Here is a little caterpillar I saw on a Ficus plant today - I don't know what species of Ficus. The head is to the right. It is a little over one centimeter long. I am rearing this and a couple more, so if I am successful I will share photos of the adult. I saw a butterfly laying eggs on other leaves of this plant, so I suppose this caterpillar will change into that butterfly.
It's going to be a species of Euploea (Nymphalidae: Danainae). I see there are two species of Euploea listed as present in Palau, E. eunice and E. algea, both of which are recorded as feeding on figs elsewhere in their range. I can only see images of later instars of these species on the web, so maybe yours will eventually grow the additional pairs of tentacles as it moults. Good luck with the rearing.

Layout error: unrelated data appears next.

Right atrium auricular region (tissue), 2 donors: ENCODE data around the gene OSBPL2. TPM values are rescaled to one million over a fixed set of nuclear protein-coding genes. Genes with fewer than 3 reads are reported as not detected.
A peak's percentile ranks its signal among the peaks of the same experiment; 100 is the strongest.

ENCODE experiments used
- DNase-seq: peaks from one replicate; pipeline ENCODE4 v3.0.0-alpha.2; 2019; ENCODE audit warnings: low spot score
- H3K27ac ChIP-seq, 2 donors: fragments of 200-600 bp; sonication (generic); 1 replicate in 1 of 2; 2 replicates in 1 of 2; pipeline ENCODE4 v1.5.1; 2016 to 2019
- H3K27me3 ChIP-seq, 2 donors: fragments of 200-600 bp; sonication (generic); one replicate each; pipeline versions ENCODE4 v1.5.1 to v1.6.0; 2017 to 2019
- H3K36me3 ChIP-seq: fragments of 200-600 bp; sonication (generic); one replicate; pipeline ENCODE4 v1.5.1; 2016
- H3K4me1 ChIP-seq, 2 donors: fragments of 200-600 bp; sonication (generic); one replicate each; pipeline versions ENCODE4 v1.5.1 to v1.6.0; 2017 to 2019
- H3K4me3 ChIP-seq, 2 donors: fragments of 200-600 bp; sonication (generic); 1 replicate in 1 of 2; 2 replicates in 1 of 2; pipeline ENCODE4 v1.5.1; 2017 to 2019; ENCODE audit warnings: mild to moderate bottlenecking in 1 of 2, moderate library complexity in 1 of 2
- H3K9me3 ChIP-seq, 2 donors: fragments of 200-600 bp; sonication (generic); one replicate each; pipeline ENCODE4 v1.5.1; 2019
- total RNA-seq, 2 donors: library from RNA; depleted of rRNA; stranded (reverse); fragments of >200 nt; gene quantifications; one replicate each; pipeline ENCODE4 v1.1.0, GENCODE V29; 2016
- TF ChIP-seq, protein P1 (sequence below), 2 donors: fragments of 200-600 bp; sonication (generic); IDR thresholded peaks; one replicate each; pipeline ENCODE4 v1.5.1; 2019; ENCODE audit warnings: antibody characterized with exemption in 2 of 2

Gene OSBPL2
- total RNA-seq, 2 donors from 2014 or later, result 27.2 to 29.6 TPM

Here is a later instar of the same species. It is about 3 cm. long.
Thank you, gentlemen, for these replies. This is very interesting. Trevor A. Lambkin, please write to me at firstname.lastname@example.org to discuss the possibility of inquiring further into this.
I have seen in responses to this and other inquiries I have made in the past references to insects being "listed" as being present in Palau? How does one get this information? Is there some sort of list of all insects reported from Palau? How does one access this list?
Joel, I got the list from Wikipedia, which in turn is based on peer-reviewed list from the very reliable John Tennant published in Zootaxa.
I'll see if we have the complete Tennant article on file here and will email it to you.
In case anyone is interested, here is the butterfly which is the adult of the caterpillar I posted earlier. It has been identified as Euploea abjecta, which is quite common in Palau.